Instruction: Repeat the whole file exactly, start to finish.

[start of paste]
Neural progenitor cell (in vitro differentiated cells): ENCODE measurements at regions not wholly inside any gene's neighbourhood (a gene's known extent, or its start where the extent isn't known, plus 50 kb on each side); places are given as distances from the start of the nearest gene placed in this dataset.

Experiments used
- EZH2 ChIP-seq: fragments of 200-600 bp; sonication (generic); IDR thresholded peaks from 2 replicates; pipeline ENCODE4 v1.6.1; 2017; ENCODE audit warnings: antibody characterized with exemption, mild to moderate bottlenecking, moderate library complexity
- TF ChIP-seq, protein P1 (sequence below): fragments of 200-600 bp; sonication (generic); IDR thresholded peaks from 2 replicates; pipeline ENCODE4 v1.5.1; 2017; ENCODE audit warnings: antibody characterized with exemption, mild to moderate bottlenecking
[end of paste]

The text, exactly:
Neural progenitor cell (in vitro differentiated cells): ENCODE measurements at regions not wholly inside any gene's neighbourhood (a gene's known extent, or its start where the extent isn't known, plus 50 kb on each side); places are given as distances from the start of the nearest gene placed in this dataset.

Experiments used
- EZH2 ChIP-seq: fragments of 200-600 bp; sonication (generic); IDR thresholded peaks from 2 replicates; pipeline ENCODE4 v1.6.1; 2017; ENCODE audit warnings: antibody characterized with exemption, mild to moderate bottlenecking, moderate library complexity
- TF ChIP-seq, protein P1 (sequence below): fragments of 200-600 bp; sonication (generic); IDR thresholded peaks from 2 replicates; pipeline ENCODE4 v1.5.1; 2017; ENCODE audit warnings: antibody characterized with exemption, mild to moderate bottlenecking